3. Schedule social meetings. Every path forward must include social meetings. These are meetings without the formal ritual opening, passwords and signs, and ritual closing. So long as you also conduct formal meetings with ritual, nothing in Odd Fellows law or rules prohibits social meetings. These social meetings allow the Lodge members to have some fun, and to invite prospective new members to share in the fun. Ultimately, no one wants to join a Lodge that is boring.
  4. Eat, drink, and be merry. Odd Fellowship first formed and flourished in the pubs and taverns of England. The members would gather to eat, sing, imbibe, and generally have a good time – enjoying each other’s company and fellowship. When did we lose that feeling? So, your plan going forward must include fun events – let your imagination be your guide. Dinners, breakfasts, ice cream socials, beer tasting, wine tasting, hikes, etc, etc.
  5. Bring in new members who are younger than you are. It does your Lodge little good to bring in new members who are the same age as existing members. If you have a Lodge where the members are all in their 70’s and 80’s, bringing in new members within the same age group does not solve the problem posed by “math”. To continue the life of the Lodge, it’s important to bring in new members who are at least a decade younger. So, a member in his/her 70’s should strive to bring in new members in their 60’s, and so on.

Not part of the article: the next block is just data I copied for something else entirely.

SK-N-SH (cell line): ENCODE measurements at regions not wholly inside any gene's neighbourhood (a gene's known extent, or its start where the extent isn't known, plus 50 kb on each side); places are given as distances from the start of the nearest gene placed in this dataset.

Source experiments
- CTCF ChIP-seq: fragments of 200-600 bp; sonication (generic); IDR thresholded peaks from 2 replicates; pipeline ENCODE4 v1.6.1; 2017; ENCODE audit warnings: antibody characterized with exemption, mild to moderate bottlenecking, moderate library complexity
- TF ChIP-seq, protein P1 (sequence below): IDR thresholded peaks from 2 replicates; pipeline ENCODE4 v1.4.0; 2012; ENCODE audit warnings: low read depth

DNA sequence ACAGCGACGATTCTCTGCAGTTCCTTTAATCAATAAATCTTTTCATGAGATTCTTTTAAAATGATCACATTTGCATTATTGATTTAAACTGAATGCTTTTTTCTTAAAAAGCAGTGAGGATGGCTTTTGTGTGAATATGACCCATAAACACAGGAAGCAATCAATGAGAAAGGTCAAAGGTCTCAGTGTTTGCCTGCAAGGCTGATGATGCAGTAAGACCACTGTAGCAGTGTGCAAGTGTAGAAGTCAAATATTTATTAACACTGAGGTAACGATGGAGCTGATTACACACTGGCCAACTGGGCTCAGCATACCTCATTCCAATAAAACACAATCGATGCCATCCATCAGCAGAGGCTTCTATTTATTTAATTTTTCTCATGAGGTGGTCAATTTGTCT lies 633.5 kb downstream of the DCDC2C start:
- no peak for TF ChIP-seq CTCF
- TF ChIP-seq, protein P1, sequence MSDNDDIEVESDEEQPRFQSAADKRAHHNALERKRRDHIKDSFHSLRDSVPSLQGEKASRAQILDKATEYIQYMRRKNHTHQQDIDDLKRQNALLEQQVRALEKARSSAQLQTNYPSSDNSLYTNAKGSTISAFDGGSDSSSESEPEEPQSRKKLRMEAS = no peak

Good luck with this endeavor. The future of Odd Fellowship (and your Lodge) depends on it.

F – L – T

Dave Rosenberg
Past Grand Master
Independent Order of Odd Fellows
Jurisdiction of California

A Great Day in the History of the Odd Fellows

A Great Day in the History of the Odd Fellows

Dear Dedicated Members for Change, Today was the day that I was planning to send out my last DMC Newsletter. On December 10, 2010 - precisely 12 years ago to the day - I had sent out our first DMC Newsletter. Since that time, I have "published" close to 600...

The Elephant in the Odd Fellows Room

The Elephant in the Odd Fellows Room

Dear Dedicated Members for Change, There is an elephant in the Odd Fellows' Lodge room. We're all aware of that pachyderm, but most of the time it's sleeping. We, Odd Fellows, normally just tiptoe around it, making sure we don't step on it's tail or ear. The elephant...

At Any Given Time in the Odd Fellows

At Any Given Time in the Odd Fellows

Dear Dedicated Members for Change, At any given time in our history, there are always three generations of adults who are alive. Let me explain the significance of this fact as it relates to fraternal orders, and to Odd Fellows in particular. A "generation" is...